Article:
For years, conventional wisdom held that growing older tends to be bad news for brains. Past behavioral data largely pointed to loss in cognitive – that is, thinking – abilities with age, including poorer memory and greater distractibility. Physical measures of brain structure also showed atrophy, or loss of volume, in many regions with age.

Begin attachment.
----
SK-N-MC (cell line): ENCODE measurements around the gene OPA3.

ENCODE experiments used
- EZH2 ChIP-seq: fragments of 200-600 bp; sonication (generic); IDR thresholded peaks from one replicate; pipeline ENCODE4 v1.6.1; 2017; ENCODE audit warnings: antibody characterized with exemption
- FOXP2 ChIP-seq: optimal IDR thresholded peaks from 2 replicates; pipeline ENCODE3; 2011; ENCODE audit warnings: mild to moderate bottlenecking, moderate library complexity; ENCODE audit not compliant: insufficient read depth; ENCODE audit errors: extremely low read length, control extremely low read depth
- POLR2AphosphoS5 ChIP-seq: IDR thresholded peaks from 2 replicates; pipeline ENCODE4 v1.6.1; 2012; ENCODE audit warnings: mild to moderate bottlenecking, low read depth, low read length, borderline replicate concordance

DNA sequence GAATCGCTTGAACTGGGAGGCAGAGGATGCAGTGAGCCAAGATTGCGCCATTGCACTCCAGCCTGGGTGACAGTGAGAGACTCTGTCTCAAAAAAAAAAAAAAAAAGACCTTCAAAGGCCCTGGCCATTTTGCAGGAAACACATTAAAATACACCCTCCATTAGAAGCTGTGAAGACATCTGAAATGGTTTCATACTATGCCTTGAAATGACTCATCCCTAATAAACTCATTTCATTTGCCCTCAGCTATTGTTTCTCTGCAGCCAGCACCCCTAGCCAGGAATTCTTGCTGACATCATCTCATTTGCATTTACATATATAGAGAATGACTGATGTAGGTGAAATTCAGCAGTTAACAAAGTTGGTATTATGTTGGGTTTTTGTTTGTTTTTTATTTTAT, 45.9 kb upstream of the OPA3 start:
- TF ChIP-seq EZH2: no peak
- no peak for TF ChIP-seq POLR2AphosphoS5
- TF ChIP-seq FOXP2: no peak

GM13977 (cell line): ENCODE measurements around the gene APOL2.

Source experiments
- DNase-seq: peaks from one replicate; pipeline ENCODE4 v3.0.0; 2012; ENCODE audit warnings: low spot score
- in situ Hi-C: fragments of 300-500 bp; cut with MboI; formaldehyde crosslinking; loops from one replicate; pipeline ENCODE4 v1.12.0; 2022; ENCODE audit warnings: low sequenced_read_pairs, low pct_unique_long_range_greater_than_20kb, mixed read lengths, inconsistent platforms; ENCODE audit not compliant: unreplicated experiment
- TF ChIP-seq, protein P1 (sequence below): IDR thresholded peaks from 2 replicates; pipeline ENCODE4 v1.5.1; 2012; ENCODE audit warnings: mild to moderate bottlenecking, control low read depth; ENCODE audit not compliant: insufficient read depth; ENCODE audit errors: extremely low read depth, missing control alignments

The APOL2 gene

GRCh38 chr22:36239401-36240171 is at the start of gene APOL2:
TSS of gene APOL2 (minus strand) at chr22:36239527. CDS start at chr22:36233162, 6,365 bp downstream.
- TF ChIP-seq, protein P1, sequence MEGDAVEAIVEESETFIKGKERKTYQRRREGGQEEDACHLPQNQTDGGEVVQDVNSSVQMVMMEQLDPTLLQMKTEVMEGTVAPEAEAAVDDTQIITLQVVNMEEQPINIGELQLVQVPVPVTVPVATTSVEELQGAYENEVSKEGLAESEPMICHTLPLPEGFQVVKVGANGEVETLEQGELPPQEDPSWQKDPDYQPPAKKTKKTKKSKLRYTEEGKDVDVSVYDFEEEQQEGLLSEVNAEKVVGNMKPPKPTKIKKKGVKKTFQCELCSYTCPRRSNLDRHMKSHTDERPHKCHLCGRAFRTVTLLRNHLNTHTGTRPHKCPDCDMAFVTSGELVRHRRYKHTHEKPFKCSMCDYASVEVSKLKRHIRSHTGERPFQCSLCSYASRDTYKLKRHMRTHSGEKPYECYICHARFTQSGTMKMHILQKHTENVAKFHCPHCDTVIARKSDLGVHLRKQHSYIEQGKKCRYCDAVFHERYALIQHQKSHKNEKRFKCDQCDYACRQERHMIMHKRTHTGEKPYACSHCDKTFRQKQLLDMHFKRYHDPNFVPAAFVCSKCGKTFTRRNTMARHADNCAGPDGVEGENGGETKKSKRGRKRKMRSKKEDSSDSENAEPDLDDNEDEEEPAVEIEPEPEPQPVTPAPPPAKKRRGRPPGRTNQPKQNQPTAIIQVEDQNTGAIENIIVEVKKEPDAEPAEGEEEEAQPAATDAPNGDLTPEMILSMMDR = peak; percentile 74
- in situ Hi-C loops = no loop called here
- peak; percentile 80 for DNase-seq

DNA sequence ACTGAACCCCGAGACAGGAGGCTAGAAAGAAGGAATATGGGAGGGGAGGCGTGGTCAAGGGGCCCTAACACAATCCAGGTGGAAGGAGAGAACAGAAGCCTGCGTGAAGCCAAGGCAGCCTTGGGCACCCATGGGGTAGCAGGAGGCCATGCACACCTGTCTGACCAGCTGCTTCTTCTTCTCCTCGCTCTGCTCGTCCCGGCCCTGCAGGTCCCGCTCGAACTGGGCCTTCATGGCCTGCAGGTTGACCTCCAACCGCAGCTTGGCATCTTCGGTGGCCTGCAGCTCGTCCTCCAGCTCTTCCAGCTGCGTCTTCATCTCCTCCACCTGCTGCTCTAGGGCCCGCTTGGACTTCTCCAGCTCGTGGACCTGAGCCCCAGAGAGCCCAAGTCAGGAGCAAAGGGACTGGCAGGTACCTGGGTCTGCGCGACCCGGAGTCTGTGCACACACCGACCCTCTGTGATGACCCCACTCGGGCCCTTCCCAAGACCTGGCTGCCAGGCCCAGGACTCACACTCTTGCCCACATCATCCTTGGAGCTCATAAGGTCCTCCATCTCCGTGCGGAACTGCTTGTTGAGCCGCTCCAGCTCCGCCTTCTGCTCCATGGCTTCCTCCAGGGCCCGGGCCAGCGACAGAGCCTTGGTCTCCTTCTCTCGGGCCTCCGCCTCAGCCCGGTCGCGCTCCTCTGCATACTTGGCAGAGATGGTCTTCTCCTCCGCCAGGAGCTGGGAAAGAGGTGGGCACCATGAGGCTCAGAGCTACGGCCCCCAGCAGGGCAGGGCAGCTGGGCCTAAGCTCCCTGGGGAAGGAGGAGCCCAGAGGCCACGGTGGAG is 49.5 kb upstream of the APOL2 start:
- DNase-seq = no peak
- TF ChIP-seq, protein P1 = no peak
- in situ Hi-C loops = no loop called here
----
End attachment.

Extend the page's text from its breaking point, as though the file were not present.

Watching older brains at work. Enter cognitive neuroscience, a subfield of psychology that incorporates methods from neuroscience. It uses measures of brain activity to understand human thought. The emphasis is on how the brain shapes behavior, asking questions like which brain regions help us form accurate memories or what area controls face perception.